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Class Wars in U.S. History, 1786-1929 - HIS00083M

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  • Department: History
  • Module co-ordinator: Dr. David Huyssen
  • Credit value: 20 credits
  • Credit level: M
  • Academic year of delivery: 2019-20

Module summary

"It is commonly asserted that there are in the United States no classes, and any allusion to classes is resented. On the other hand, we constantly read and hear discussions of social topics in which the existence of social classes is assumed as a simple fact."

William Graham Sumner

Sumner’s observation in 1883 raises a question that still befuddles us: how can the United States be a classless republic when class and inequality so demonstrably shape American life? This module will provide answers to that question by examining class and inequality as ideas and ordering realities in US history and historiography. Through a combination of primary sources, classic and contemporary works of scholarship, cultural criticism, and theory, it explores the development of America’s classless ideal – the enduring notion that the United States is a meritocratic, democratic departure from its class-riven European ancestors – alongside the shifting nature of economic, political, and social divisions that have guided daily life for the nation’s inhabitants.

We will investigate not only the formation of class and inequality in theoretical terms, but also their direct operation and manipulation at key moments of American history, including the Jacksonian “Era of the Common Man,” crises of antebellum capitalism, the Civil War and Reconstruction, Industrial warfare of the Gilded Age, and the Progressive Era. At each of these sites, we will see how conceptions of class and inequality correspond, overlap, and sometimes conflict with equally powerful notions of race and gender, exerting an oft-overlooked or under-emphasized influence on the course of both US history and historical scholarship. We will also attend to how various methods and assumptions of historical practice have shaped historiographical debates in this area

Module will run

Occurrence Teaching cycle
A Spring Term 2019-20

Module aims

The module aims to:

  • Develop skills of source analysis and interpretation
  • Assess a range of source material and relevant secondary works; and
  • Develop students’ powers of evidence-based historical argument, both orally and in writing.

Module learning outcomes

After successfully completing this module students should have acquired:

  • A critical conception of how class and inequality have operated in US political, social and cultural history;
  • A command of the central lines of debate over class and inequality in various US historiographies;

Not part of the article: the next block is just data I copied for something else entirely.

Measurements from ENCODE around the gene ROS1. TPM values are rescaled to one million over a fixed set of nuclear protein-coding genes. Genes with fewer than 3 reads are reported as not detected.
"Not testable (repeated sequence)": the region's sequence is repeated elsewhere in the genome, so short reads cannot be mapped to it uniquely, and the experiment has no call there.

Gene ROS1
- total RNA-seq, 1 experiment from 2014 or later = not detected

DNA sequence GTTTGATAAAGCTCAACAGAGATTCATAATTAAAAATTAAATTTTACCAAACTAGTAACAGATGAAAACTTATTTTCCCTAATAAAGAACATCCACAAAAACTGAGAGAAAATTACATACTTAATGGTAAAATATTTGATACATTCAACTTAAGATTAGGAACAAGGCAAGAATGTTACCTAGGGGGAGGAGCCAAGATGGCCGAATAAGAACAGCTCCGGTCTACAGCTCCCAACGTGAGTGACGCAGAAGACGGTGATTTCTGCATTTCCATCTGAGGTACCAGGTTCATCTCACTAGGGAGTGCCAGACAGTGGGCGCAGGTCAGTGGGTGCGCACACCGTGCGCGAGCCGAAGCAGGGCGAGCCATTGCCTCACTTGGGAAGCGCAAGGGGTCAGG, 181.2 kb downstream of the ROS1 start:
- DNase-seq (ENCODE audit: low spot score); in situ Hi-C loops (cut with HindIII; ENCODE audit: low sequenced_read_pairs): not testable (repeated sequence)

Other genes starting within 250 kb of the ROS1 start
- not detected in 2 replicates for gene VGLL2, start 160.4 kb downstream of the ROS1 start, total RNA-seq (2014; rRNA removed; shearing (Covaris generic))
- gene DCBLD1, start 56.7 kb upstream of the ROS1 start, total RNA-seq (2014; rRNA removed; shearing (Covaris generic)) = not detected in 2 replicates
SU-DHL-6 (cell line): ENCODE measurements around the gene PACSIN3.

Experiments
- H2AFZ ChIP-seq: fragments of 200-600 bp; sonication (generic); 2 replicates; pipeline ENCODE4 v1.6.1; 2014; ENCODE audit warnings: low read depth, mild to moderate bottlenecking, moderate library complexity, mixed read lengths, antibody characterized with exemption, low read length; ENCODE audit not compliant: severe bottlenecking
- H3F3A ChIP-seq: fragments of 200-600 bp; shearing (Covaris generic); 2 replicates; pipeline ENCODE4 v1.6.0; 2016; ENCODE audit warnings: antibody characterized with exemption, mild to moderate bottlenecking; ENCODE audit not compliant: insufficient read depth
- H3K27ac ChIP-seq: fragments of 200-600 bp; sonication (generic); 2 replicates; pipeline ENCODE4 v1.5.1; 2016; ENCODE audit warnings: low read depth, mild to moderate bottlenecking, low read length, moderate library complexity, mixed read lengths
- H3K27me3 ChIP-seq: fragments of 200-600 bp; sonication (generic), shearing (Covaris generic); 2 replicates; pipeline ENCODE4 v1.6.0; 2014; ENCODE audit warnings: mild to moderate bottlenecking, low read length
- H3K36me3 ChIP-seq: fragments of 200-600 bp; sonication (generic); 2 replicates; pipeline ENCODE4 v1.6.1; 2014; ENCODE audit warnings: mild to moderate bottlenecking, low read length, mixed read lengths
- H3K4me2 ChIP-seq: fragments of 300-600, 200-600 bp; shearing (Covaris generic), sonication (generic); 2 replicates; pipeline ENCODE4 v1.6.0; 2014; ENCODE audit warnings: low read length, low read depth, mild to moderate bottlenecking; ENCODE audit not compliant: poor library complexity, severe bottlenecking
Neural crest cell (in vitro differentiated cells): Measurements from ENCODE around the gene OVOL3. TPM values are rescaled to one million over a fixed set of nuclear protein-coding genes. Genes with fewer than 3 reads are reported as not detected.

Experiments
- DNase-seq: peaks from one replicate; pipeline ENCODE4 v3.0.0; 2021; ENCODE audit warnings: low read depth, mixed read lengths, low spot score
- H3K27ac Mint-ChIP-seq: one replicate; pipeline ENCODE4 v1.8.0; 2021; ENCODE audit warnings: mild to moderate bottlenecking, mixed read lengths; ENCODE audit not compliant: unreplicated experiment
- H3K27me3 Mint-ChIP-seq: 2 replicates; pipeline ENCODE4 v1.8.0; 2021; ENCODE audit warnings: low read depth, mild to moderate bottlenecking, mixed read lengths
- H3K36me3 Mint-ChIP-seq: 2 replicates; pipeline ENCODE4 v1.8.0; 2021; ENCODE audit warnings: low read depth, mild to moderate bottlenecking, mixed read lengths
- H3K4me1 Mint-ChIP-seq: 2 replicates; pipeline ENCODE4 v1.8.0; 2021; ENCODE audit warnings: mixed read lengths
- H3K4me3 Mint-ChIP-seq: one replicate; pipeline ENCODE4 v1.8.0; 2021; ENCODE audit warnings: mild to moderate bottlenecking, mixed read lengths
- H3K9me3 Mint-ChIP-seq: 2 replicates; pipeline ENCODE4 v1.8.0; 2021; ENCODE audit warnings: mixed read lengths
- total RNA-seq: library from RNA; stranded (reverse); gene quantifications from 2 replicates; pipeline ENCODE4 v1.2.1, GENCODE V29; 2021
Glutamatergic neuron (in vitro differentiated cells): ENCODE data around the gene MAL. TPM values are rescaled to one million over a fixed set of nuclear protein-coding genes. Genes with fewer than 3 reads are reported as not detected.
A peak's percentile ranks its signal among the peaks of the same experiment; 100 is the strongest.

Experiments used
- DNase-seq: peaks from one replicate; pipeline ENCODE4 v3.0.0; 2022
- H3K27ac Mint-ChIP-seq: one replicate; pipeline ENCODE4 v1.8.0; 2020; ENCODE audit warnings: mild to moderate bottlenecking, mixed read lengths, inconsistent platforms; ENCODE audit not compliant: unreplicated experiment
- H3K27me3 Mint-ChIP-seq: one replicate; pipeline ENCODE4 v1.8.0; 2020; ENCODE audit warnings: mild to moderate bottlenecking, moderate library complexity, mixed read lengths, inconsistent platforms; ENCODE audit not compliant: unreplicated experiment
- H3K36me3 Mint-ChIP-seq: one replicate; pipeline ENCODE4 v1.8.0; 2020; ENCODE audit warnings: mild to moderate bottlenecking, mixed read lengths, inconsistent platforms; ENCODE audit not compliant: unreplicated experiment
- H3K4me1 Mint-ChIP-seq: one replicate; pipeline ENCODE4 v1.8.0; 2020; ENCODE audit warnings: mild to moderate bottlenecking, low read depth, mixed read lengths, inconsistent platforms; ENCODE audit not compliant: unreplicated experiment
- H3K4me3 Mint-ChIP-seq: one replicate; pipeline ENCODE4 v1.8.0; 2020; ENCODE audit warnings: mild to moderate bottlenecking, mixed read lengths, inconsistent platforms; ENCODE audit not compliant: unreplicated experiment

• Basic mastery of independent primary research techniques;
  • The capacity to critique secondary works’ argumentation strategies and uses of source material; and
  • A critical conception of the archive.

Module content

Teaching Programme:
Students will attend eight weekly two-hour seminars in weeks 2-9.

The provisional outline for the module is as follows:

  1. Introduction: Historicizing Inequality, Class and Capitalism in the US
  2. Early Republic and Shays’ Rebellion
  3. “Era of the Common Man”
  4. Antebellum Crises of Overaccumulation
  5. The Making of the US Working Clases
  6. Industrial Class War
  7. The Progressive Era and US Empire
  8. Immigration/Migration, and Inequality’s First Peak: the 1920s


Task Length % of module mark
Essay 4000 Words
N/A 100

Special assessment rules


Additional assessment information

Students will complete a 2,000-word procedural essay for formative assessment, due in week 6 of the spring term. They will then submit a 4,000-word assessed essay for summative assessment in week 1 of the summer term.

For further details about assessed work, students should refer to the Taught Masters Degrees Statement of Assessment.


Task Length % of module mark
Essay 4000 Words
N/A 100

Module feedback

Following their formative assessment task, students will receive written feedback consisting of comments and a mark within 10 working days of submission. All students are encouraged, if they wish, to discuss the feedback on their procedural work during their tutor’s student hours. For more information, see the Statement on Feedback.

For the summative assessment task, students will receive their provisional mark and written feedback within 20 working days of the submission deadline. The tutor will then be available during student hours for follow-up guidance if required. For more information, see the Statement of Assessment.

Indicative reading

For term time reading, please refer to the module VLE site. Before the course starts, we encourage you to look at the following items of preliminary reading:

Beard, Charles. Economic Interpretation of the Constitution of the United States. New York: Macmillan, 1913.

Piketty, Thomas. Capital in the Twenty-First Century. Cambridge, MA: Harvard University Press, 2014.

de Tocqueville, Alexis. Democracy in America, ed. J.P. Mayer, trans. George Lawrence. Garden City, NY: Anchor Books, 1969.

Trouillot, Michel-Rolph. Silencing the Past. Boston: Beacon Press, 1995.

The information on this page is indicative of the module that is currently on offer. The University is constantly exploring ways to enhance and improve its degree programmes and therefore reserves the right to make variations to the content and method of delivery of modules, and to discontinue modules, if such action is reasonably considered to be necessary by the University. Where appropriate, the University will notify and consult with affected students in advance about any changes that are required in line with the University's policy on the Approval of Modifications to Existing Taught Programmes of Study.